Born Harold Harvey in Windsor, Colorado, on June 3, 1924, director Herk Harvey is best known for his 1962 horror flick Carnival of Souls. Harvey spent his formative years in Fort Collins, Colorado, and upon graduating from high school, he served in the Navy during World War II. After the war, Harvey decided to major in theatre arts at the University of Kansas. With a master's degree in hand, he began teaching theatre at Kansas in 1950. Soon, however, he took at position at Centron Productions, which made industrial and educational films, as a producer and director, where he worked until his retirement in 1985. Harvey also taught film classes at the University of Kansas.

Harvey's horror shocker Carnival of Souls was shot largely in Lawrence, Kansas, on a budget of reportedly $30,000 (however, some sources claim the budget was actually $17,000) and during a three-week span. While Harvey would eventually direct and/or produce more than 400 educational and industrial films for Centron Productions, he never completed another film for theatrical release. Carnival of Souls was originally released in April 1962 by Herts-Lion International. Harvey shot this film on 16 mm stock, which was then blown up to 35 mm for theatrical exhibition. Harvey's film went underground after its release, and did not reemerge again until the 1980s.

Herk Harvey in Carnival of SoulsHerk Harvey in Carnival of SoulsHerk Harvey

LEFT and CENTER: Harvey as the main ghoul in Carnival of Souls. RIGHT: Harvey as the host and narrator of a 1963 educational film titled Choosing a Classroom Film

Playing mostly to the drive-in circuit, Carnival of Souls didn't generate a great deal of interest in its initial release. Nevertheless, the film has since proven to be groundbreaking and influential. Note the similarities in the zombies in George Romero's 1968 classic Night of the Living Dead when compared with the ghouls from Carnival of Souls.

Candace HilligossCandace HilligossCarnival of Souls

LEFT and CENTER: As Mary Henry, star Candace Hilligoss emerges from the accident site at the beginning of the film. RIGHT: Early 1960s UK half-sheet poster

Carnival of Souls was released to DVD in March 2000, and the Criterion Collection edition really is the copy to own: Carnival Of Souls (The Criterion Collection) DVD (1962). The Criterion Collection version also features a number of the educational films Harvey directed, including an early 1950s promotional film on Kansas in which Herk Harvey acts.

Herk Harvey was involved with couple of uncompleted film projects, Flanagan's Smoke and The Reluctant Witch. Details are sketchy since the projects were aborted; however, Flanagan's Smoke concerned an escaped gas from a chemist's lab and the effect of the gas on townsfolk. Portions of The Reluctant Witch were shot in the early 1970s, with Herk Harvey appearing in the film, but very little footage survives.

Few of the cast members from Carnival of Souls were professional actors, but the real stars here are Harvey's direction and the film's mood and atmosphere. Screenwriter John Clifford's premise of Carnival of Souls, about a woman caught between life and death, was pretty heady stuff for a low-budget early 1960s movie.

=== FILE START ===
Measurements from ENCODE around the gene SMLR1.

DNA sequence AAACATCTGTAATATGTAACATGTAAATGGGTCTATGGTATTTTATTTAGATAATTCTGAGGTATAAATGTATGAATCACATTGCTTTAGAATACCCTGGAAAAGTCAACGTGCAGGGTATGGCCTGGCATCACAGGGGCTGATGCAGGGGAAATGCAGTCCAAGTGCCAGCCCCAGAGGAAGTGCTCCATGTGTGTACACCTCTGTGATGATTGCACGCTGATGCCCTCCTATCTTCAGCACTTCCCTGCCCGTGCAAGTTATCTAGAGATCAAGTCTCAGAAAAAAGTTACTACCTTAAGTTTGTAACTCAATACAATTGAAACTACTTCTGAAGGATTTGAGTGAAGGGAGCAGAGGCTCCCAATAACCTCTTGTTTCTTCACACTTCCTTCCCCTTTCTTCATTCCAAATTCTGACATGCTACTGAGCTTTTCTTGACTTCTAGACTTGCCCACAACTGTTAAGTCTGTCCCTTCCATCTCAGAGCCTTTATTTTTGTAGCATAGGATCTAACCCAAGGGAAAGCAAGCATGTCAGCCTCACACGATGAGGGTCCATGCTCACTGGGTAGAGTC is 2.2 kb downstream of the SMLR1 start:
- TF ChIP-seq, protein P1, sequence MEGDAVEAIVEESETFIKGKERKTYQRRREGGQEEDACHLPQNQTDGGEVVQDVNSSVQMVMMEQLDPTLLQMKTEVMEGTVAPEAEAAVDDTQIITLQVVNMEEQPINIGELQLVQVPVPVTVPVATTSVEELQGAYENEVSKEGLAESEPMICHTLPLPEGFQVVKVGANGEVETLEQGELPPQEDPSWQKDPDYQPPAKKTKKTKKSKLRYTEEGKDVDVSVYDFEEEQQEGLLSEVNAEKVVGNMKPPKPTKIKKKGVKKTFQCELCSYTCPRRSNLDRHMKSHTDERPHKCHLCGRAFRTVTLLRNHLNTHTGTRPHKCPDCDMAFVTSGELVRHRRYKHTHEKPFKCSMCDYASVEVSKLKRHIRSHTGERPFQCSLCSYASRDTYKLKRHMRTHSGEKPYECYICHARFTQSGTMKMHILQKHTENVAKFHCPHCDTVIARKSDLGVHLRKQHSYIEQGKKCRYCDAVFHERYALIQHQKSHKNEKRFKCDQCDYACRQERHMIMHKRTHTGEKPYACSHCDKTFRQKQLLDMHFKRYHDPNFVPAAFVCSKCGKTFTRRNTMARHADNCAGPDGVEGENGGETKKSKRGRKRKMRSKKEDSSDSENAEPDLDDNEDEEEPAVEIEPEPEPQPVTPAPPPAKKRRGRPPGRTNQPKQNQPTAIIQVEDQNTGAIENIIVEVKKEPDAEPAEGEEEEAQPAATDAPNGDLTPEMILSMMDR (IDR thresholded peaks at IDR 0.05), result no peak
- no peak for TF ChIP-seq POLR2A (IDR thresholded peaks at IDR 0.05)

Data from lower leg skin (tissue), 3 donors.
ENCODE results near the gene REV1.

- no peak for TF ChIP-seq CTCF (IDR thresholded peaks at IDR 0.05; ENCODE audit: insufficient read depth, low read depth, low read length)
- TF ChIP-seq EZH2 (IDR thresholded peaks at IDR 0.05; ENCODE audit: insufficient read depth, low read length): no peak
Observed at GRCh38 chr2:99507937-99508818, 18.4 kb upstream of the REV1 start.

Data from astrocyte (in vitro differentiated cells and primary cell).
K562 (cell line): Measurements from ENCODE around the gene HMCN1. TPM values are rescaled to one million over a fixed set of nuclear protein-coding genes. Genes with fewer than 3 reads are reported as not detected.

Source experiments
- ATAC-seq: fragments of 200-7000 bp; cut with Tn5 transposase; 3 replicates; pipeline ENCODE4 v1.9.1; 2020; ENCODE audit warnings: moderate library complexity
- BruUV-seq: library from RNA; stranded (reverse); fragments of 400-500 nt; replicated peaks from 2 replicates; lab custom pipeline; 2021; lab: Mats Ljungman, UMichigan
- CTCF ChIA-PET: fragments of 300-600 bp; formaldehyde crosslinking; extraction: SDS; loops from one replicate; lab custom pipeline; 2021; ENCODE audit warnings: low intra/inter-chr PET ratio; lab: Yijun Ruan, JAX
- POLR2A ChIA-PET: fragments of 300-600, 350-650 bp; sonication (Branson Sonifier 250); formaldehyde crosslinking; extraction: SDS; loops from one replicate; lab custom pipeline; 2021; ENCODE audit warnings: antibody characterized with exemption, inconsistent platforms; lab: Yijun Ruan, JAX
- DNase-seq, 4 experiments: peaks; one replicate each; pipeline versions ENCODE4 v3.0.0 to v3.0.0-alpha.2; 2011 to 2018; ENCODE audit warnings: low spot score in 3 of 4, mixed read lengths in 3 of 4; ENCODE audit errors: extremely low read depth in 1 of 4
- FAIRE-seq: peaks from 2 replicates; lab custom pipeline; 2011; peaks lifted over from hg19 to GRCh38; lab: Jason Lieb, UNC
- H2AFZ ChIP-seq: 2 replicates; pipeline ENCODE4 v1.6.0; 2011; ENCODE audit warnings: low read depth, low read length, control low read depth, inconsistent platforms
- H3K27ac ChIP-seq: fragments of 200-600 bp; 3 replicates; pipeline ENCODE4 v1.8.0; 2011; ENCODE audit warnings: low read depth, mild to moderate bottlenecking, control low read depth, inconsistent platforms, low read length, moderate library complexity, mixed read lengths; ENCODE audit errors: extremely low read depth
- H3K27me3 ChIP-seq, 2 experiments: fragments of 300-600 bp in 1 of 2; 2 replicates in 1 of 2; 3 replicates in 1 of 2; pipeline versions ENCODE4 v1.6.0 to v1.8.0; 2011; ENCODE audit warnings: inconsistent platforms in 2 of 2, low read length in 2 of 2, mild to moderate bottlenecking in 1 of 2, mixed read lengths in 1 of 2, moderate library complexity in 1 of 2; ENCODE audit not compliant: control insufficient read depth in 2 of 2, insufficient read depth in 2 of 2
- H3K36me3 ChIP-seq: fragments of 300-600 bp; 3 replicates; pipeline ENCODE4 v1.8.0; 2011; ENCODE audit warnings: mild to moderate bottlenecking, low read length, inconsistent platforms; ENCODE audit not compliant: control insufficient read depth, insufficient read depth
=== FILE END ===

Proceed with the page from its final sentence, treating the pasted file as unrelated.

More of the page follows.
The beautiful star of the film, Candace Hilligoss, made just one other picture, the cult classic The Curse of the Living Corpse (1964), for low-rent horror director Del Tenney.

Curse of the Living CorpseCandace HilligossCandace HilligossCandace Hilligoss

LEFT: Gorgeous Candace Hilligoss in a shot from Del Tenney'sThe Curse of the Living Corpse. CENTER A: Mary Henry (Hilligoss) drives at night and sees the ghoul. CENTER B: Hilligoss fends off the advances of Sidney Berger in Carnival of Souls. Berger passed away on February 15, 2013, at the age of 76. RIGHT: Promotional photo of Candace Hilligoss

Born in Huron, South Dakota, in 1935, Candace Hilligoss was bitten by the acting bug at an early age. After spending several semesters at the University of Iowa, Hilligoss headed for New York to try her hand at acting. Among other things, she was a dancer at the famed Copacabana nightclub. Doing summer stock and off-Broadway plays prepared her for her all-too-short film career. After appearing in Carnival of Souls, she went back to New York and did some television work and married character actor Nicholas Coster. Hilligoss retired after making The Curse of the Living Corpse (1964; with Roy Scheider) to raise her two daughters. But after her retirement, she did a few commercials and bits of television work. Hilligoss and Coster divorced in 1981.

later years

Upon the film's rediscovery, it was re-released theatrically in 1989. Harvey appears in the film as one of the lost souls; he's the very first ghoul that Candace Hilligoss sees as she's driving at night. Harvey lived long enough to see his film become rediscovered by a new generation of horror fans. Harvey passed away at age 71 on April 3, 1996, after a long bout with pancreatic cancer. He was survived by his second wife, Pauline Pappas Harvey, who passed away on June 5, 2010, at the age of 86.

carnival of souls available from

carnival of souls links

The Astounding B Monster: Stolen Souls
B-movie guru Tom Weaver conducts an interview with Candace Hilligoss about the 1998 remake of Carnival of Souls.

herk harvey film now showing

Watch Herk Harvey's classic 1962 horror film Carnival of Souls
Back to Brian's Drive-In Theater
Click on the logo to go back to Brian's Drive-In Theater
This page premiered March 6, 1998.
Copyright and Disclaimer Information